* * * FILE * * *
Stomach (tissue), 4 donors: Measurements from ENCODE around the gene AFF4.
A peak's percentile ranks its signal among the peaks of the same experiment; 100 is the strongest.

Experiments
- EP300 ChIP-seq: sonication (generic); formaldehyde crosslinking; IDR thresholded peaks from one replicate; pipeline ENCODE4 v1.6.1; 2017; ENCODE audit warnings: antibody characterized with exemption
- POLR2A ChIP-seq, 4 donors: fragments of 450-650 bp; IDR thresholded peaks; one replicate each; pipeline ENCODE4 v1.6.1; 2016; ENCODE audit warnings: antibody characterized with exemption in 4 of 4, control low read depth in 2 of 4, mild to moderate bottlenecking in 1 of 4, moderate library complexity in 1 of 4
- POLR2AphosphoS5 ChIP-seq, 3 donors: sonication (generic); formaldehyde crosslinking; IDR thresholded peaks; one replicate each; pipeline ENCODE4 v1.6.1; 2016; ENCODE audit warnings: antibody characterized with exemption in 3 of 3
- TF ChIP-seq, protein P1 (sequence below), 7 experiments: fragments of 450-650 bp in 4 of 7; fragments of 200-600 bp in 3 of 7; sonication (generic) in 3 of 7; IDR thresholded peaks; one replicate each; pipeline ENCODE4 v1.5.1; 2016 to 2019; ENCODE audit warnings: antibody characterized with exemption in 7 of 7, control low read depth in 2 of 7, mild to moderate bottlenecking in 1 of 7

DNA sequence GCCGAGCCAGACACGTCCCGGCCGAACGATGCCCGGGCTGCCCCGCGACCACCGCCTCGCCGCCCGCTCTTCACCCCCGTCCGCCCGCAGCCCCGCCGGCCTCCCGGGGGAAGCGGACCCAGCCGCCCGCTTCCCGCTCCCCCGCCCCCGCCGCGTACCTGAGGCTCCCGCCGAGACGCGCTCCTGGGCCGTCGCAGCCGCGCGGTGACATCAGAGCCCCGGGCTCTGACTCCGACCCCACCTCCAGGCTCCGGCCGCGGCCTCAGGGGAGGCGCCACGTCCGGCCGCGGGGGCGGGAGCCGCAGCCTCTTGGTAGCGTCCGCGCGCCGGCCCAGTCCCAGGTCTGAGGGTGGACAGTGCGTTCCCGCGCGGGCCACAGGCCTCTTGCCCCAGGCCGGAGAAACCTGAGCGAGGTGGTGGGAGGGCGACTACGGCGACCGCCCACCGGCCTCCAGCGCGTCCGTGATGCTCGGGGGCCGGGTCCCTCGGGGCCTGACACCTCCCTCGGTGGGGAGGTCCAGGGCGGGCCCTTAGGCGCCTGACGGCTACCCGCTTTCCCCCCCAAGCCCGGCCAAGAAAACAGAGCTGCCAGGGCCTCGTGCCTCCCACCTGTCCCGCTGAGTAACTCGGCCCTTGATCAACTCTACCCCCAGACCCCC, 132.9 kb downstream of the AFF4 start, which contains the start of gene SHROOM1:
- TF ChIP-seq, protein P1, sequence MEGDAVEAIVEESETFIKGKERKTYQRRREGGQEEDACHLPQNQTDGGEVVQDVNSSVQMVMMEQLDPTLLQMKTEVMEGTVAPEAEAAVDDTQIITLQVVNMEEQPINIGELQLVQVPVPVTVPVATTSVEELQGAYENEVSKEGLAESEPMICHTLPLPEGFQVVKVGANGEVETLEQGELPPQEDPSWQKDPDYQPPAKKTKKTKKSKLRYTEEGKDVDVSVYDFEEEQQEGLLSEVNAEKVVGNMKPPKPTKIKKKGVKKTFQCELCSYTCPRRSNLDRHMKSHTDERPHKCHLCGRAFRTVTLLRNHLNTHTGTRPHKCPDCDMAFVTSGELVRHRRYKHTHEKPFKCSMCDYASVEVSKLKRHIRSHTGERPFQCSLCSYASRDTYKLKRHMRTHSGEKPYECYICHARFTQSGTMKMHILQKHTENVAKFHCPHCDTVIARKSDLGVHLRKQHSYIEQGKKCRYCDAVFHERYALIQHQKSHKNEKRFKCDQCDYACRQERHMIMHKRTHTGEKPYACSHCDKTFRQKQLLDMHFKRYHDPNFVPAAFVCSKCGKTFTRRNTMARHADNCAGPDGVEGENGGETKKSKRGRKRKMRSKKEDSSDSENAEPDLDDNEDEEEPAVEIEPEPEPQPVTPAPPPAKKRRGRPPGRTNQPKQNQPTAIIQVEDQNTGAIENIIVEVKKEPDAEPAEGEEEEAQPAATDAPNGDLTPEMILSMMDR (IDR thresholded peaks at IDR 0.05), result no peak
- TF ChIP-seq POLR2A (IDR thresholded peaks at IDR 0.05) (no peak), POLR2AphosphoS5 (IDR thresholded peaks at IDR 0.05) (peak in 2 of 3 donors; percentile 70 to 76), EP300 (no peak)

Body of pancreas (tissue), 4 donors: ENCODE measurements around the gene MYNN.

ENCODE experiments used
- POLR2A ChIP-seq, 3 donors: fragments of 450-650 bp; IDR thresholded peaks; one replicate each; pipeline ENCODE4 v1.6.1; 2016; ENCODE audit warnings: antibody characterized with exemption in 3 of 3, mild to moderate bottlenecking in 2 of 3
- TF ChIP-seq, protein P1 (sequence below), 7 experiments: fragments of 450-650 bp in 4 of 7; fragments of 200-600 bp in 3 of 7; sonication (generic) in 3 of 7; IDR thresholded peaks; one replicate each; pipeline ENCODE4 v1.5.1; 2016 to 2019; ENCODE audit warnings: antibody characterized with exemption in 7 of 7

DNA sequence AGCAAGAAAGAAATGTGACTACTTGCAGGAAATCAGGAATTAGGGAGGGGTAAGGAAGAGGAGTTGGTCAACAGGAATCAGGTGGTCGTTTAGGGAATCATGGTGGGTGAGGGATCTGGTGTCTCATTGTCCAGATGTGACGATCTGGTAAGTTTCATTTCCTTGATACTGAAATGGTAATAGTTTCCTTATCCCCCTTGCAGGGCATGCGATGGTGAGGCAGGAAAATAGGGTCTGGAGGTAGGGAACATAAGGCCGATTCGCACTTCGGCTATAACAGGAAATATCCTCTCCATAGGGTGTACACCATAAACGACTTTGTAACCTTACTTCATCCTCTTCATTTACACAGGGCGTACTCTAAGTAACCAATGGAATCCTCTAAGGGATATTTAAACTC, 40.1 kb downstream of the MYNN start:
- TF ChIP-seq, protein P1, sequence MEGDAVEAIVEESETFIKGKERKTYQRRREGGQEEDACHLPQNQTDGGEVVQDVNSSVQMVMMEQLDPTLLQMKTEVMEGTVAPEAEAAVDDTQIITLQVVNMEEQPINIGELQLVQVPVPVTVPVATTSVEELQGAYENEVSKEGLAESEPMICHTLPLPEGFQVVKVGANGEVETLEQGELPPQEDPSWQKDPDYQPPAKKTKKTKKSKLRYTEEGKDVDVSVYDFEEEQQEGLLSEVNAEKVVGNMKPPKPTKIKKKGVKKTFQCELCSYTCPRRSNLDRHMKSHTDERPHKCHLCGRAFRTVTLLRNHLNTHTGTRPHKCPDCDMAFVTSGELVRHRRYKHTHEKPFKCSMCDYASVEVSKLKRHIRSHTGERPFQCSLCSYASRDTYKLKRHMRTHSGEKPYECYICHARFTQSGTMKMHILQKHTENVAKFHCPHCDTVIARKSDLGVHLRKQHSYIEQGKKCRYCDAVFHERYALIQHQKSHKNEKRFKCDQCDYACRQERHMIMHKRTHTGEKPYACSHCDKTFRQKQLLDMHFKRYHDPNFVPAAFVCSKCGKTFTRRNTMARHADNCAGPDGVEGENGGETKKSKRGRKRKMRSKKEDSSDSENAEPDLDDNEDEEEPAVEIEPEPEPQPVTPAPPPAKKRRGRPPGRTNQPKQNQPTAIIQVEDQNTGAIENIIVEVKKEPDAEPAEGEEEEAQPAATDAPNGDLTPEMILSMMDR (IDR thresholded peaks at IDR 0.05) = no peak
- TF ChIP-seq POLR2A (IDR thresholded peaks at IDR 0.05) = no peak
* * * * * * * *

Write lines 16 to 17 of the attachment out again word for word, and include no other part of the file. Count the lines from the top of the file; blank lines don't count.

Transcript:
- TF ChIP-seq, protein P1, sequence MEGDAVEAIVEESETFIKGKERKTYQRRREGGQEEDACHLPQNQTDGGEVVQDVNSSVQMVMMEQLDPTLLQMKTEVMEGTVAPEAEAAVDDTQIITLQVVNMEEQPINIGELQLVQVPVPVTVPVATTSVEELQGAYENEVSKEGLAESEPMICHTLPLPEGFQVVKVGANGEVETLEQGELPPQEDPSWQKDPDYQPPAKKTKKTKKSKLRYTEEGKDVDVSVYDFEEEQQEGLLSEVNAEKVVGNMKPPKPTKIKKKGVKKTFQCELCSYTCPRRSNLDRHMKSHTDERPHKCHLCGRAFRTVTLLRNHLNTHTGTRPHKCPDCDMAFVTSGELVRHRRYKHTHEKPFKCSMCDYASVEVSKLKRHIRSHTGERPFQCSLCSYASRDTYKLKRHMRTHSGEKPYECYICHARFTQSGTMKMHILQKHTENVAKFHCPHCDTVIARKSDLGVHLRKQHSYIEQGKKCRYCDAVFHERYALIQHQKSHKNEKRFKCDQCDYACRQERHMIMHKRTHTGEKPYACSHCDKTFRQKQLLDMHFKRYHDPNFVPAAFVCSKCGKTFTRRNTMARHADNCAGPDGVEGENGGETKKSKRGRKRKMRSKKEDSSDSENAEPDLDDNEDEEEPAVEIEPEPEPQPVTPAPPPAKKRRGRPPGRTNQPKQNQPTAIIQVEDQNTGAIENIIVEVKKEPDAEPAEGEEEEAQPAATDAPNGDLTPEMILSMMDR (IDR thresholded peaks at IDR 0.05) = no peak
- TF ChIP-seq POLR2A (IDR thresholded peaks at IDR 0.05) = no peak